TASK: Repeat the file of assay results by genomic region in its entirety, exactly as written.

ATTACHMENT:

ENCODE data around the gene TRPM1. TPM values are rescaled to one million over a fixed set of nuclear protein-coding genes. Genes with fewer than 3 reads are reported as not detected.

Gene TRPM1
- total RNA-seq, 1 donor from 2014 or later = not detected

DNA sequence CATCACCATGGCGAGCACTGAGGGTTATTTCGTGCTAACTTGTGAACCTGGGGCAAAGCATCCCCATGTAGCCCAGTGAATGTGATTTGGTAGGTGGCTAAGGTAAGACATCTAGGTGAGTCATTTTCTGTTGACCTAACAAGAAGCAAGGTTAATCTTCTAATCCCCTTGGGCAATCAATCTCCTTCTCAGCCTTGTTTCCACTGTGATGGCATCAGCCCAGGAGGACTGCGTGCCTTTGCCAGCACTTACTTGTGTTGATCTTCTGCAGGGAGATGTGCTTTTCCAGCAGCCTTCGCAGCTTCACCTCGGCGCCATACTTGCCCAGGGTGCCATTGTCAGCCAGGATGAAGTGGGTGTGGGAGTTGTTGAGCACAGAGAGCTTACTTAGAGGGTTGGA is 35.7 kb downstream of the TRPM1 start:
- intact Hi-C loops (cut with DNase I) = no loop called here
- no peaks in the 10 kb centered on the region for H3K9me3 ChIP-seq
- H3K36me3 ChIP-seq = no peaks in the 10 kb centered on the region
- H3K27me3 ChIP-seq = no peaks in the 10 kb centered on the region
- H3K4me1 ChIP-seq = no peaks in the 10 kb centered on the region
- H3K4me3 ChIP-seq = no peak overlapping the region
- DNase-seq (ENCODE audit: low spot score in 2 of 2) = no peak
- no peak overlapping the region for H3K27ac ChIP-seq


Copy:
ENCODE data around the gene TRPM1. TPM values are rescaled to one million over a fixed set of nuclear protein-coding genes. Genes with fewer than 3 reads are reported as not detected.

Gene TRPM1
- total RNA-seq, 1 donor from 2014 or later = not detected

DNA sequence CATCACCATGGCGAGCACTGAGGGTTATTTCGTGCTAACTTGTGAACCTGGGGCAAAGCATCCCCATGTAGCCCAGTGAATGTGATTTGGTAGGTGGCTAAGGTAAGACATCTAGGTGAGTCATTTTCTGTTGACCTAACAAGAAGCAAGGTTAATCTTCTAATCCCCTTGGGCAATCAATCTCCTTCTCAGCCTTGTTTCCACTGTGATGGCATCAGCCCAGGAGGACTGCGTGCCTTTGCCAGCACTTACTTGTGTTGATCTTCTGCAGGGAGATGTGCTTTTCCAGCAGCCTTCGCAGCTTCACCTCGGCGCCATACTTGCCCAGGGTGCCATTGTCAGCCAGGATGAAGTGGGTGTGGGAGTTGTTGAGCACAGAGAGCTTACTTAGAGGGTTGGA is 35.7 kb downstream of the TRPM1 start:
- intact Hi-C loops (cut with DNase I) = no loop called here
- no peaks in the 10 kb centered on the region for H3K9me3 ChIP-seq
- H3K36me3 ChIP-seq = no peaks in the 10 kb centered on the region
- H3K27me3 ChIP-seq = no peaks in the 10 kb centered on the region
- H3K4me1 ChIP-seq = no peaks in the 10 kb centered on the region
- H3K4me3 ChIP-seq = no peak overlapping the region
- DNase-seq (ENCODE audit: low spot score in 2 of 2) = no peak
- no peak overlapping the region for H3K27ac ChIP-seq